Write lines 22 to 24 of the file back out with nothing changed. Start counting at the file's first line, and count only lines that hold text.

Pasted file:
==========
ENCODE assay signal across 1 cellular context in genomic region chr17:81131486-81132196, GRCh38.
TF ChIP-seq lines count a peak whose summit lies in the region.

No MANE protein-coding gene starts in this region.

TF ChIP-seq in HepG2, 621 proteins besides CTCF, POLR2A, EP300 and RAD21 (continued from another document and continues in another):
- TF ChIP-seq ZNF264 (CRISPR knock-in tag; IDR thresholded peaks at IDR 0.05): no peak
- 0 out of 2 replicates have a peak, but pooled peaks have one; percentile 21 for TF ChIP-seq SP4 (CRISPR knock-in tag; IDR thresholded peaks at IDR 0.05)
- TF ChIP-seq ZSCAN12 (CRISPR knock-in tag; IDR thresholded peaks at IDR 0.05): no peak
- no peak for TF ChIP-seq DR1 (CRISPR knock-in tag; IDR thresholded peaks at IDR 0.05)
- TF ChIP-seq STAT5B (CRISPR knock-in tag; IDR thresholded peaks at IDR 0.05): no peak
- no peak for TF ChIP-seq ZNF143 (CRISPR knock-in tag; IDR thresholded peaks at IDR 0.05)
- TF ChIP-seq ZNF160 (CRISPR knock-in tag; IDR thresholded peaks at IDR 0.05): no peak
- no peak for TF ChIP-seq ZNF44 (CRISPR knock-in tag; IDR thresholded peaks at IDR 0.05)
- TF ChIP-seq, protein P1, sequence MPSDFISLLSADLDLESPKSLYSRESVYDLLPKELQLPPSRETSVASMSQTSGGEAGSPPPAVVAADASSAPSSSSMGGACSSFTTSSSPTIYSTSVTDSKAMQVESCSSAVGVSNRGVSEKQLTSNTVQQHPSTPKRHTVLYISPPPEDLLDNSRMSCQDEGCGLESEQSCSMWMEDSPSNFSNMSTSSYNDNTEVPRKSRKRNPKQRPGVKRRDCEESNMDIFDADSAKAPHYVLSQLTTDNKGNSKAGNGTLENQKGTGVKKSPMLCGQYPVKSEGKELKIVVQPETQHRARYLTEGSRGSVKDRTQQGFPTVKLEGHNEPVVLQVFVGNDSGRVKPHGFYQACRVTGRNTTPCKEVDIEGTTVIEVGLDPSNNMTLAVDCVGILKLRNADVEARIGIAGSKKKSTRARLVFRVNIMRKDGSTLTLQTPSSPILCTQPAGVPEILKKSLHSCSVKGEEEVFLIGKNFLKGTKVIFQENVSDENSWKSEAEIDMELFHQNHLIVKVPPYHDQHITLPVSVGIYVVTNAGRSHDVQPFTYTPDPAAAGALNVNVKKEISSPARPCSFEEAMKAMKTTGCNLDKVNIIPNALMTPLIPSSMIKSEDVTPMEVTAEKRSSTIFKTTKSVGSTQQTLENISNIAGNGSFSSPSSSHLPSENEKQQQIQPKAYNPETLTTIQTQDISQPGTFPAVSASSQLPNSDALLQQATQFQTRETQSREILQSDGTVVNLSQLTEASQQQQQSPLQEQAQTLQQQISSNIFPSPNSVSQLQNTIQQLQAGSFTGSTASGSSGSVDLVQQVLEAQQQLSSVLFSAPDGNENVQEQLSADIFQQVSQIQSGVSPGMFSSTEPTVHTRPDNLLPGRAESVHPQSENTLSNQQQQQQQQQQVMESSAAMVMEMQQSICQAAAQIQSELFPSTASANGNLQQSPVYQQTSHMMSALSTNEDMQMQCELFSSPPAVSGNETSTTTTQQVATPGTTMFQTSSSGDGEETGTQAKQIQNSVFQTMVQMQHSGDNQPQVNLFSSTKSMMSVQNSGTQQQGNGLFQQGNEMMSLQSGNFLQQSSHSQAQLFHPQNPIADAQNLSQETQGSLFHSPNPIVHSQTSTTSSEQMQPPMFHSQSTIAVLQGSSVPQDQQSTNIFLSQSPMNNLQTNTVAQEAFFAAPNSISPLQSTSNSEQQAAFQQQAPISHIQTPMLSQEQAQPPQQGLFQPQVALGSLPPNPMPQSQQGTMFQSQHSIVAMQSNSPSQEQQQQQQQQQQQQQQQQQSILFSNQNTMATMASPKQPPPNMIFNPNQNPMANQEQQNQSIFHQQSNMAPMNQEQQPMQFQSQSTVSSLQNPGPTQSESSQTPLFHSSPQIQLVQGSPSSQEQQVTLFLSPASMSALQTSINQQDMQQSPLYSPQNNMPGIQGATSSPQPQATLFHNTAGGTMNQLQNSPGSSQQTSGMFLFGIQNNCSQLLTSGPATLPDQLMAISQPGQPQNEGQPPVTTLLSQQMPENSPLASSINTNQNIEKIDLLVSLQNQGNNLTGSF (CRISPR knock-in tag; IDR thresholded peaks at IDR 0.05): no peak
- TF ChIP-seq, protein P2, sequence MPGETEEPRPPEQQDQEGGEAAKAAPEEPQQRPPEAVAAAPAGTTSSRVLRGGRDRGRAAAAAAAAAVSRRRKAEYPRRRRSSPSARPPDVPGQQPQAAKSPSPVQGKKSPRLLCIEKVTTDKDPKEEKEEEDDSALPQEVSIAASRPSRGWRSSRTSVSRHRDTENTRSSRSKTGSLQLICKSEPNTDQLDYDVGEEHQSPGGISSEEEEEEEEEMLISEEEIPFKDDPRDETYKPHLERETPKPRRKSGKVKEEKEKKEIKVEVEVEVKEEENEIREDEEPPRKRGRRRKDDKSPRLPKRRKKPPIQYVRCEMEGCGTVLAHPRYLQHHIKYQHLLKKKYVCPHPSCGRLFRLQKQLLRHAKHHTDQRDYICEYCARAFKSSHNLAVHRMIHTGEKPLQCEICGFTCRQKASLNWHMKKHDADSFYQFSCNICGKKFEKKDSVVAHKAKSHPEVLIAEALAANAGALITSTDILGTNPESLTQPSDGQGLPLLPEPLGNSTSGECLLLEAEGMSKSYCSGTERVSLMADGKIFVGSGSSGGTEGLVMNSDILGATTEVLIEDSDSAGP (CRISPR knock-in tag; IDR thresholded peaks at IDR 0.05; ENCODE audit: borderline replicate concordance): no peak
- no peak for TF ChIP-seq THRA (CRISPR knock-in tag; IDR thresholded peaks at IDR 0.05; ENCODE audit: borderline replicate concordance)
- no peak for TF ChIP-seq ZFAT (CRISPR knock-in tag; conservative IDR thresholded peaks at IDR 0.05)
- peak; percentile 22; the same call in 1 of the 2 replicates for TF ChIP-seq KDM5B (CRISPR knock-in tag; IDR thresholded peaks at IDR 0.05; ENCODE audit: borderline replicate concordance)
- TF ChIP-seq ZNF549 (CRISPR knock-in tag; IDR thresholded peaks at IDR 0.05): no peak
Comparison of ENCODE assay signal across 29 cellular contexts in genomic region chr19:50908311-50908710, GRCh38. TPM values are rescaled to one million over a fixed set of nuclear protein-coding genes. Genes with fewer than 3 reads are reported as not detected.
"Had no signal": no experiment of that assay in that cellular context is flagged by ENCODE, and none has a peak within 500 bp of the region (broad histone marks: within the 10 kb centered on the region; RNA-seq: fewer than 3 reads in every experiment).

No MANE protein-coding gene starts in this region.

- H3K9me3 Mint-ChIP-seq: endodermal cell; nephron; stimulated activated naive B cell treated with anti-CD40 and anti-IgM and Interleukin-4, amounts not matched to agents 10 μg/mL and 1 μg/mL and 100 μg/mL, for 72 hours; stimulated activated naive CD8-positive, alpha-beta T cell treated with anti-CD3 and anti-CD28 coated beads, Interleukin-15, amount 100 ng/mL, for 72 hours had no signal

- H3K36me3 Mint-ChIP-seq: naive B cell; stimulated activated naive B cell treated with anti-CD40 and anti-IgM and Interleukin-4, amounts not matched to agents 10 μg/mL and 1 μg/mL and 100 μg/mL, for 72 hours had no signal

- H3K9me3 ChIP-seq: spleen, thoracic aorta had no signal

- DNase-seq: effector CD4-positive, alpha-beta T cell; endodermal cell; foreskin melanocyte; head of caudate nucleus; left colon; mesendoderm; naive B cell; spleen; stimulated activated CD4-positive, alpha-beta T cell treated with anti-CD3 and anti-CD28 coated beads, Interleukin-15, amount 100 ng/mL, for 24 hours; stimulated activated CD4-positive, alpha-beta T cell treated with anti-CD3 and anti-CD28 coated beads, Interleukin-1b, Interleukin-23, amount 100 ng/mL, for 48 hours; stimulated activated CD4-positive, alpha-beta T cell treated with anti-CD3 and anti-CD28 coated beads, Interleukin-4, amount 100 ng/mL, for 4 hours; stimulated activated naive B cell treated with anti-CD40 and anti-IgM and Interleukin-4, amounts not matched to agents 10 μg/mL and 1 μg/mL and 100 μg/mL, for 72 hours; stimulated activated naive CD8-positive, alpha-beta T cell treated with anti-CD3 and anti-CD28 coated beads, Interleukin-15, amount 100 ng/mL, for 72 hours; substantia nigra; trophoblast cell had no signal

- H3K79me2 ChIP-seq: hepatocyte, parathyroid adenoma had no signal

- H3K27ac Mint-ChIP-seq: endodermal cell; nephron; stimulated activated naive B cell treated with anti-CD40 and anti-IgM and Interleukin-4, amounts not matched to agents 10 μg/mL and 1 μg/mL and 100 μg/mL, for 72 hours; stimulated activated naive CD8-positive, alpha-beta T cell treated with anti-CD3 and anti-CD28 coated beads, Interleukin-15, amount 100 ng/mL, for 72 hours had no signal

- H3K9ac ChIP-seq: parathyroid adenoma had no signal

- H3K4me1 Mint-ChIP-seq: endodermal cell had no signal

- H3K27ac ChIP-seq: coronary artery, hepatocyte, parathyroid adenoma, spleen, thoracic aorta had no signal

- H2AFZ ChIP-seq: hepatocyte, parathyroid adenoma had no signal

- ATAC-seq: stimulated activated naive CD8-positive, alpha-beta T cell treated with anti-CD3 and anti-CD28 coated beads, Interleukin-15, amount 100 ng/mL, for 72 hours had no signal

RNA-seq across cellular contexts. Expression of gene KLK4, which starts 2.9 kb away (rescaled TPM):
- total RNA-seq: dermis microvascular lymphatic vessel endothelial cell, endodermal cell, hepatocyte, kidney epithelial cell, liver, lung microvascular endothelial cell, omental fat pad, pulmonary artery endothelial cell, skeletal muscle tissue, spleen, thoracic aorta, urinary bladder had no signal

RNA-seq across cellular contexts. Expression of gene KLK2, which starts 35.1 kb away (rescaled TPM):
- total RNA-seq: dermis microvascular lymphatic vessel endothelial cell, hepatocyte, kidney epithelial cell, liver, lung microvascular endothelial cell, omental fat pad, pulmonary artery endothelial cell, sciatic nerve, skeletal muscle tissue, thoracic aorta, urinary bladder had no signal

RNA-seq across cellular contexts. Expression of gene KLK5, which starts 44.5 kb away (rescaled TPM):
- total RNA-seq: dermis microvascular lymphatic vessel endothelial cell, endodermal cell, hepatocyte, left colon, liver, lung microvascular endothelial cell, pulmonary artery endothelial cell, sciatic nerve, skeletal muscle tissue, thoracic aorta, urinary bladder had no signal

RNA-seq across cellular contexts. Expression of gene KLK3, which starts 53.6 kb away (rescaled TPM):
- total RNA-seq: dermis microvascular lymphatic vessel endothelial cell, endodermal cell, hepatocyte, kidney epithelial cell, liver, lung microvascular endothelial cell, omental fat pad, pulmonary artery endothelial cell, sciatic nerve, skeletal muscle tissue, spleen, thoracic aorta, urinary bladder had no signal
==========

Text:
- H3K9me3 Mint-ChIP-seq: endodermal cell; nephron; stimulated activated naive B cell treated with anti-CD40 and anti-IgM and Interleukin-4, amounts not matched to agents 10 μg/mL and 1 μg/mL and 100 μg/mL, for 72 hours; stimulated activated naive CD8-positive, alpha-beta T cell treated with anti-CD3 and anti-CD28 coated beads, Interleukin-15, amount 100 ng/mL, for 72 hours had no signal

- H3K36me3 Mint-ChIP-seq: naive B cell; stimulated activated naive B cell treated with anti-CD40 and anti-IgM and Interleukin-4, amounts not matched to agents 10 μg/mL and 1 μg/mL and 100 μg/mL, for 72 hours had no signal

- H3K9me3 ChIP-seq: spleen, thoracic aorta had no signal